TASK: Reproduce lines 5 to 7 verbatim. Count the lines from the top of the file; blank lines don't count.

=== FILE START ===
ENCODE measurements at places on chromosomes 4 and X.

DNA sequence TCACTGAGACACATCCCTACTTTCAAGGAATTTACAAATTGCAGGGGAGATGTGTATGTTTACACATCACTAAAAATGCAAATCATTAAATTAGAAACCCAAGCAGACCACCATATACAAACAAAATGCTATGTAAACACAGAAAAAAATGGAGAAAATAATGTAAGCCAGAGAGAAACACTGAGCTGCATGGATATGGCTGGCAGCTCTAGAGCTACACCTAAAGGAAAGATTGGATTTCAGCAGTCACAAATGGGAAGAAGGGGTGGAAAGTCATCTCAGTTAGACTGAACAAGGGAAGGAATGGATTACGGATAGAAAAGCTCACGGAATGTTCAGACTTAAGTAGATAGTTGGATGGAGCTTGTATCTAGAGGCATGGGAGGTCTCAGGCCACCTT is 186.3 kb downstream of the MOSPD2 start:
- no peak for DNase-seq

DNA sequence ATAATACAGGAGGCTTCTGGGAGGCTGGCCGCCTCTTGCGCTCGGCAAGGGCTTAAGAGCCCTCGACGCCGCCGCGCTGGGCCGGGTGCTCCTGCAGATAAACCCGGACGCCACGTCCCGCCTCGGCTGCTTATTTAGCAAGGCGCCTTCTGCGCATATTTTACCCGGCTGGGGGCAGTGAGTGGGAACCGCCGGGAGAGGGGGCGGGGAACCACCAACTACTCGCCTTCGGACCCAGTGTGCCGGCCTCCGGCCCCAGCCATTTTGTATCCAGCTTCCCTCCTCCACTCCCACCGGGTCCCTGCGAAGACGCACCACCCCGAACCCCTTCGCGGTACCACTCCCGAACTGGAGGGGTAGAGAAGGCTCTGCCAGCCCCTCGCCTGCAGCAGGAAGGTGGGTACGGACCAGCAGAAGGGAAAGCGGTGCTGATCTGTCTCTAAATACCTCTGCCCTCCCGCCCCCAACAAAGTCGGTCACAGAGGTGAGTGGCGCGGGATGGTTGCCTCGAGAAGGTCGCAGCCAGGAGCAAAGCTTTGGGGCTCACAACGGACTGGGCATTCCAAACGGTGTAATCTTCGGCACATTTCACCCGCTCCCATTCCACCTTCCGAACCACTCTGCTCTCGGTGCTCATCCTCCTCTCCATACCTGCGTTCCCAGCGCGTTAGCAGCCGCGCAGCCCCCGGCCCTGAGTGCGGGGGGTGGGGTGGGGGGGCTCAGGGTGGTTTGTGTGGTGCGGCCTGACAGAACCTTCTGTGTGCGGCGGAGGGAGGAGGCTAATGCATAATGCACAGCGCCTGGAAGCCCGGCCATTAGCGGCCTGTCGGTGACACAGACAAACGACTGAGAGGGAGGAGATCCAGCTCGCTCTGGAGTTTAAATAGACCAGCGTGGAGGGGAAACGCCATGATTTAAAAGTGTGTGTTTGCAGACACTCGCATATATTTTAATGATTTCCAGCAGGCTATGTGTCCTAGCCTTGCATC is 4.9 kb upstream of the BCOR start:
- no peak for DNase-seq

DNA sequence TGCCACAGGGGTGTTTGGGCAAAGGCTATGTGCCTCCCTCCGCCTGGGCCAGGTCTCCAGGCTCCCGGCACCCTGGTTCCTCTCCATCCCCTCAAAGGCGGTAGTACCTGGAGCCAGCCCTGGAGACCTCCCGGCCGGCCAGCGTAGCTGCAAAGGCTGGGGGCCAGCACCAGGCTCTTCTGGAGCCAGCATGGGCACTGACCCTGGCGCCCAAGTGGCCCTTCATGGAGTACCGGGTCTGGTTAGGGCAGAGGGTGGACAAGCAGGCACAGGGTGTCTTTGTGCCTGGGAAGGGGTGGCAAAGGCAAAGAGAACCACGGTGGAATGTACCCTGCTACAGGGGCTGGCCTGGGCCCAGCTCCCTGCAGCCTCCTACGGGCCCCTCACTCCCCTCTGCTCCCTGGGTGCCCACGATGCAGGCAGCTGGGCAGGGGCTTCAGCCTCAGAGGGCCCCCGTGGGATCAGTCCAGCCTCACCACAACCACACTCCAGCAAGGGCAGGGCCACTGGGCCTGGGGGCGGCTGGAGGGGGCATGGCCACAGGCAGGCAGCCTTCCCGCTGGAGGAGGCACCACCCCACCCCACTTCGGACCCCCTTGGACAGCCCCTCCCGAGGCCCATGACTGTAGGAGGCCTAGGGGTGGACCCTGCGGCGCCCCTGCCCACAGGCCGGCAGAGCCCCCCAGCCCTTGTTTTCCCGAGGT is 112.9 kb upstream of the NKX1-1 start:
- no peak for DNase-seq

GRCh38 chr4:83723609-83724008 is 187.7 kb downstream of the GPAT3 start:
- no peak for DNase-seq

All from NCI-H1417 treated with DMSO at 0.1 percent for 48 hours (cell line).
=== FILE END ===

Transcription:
- no peak for DNase-seq

DNA sequence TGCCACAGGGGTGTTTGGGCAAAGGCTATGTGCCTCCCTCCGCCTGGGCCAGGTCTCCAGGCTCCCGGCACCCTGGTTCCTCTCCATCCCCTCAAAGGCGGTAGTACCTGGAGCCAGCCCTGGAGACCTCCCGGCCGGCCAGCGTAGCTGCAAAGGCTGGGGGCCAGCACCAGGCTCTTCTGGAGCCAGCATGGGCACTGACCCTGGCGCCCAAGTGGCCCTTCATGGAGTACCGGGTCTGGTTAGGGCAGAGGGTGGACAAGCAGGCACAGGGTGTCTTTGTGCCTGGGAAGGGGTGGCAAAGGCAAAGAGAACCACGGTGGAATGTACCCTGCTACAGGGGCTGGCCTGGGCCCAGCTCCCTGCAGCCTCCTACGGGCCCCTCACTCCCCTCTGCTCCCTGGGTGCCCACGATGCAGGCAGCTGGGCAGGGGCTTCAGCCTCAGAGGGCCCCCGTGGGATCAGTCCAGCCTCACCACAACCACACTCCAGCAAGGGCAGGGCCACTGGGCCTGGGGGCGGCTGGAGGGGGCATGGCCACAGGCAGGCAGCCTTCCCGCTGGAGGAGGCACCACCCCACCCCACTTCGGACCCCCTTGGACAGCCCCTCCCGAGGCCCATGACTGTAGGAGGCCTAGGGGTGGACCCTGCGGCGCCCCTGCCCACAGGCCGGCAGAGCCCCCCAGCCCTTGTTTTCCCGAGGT is 112.9 kb upstream of the NKX1-1 start:
- no peak for DNase-seq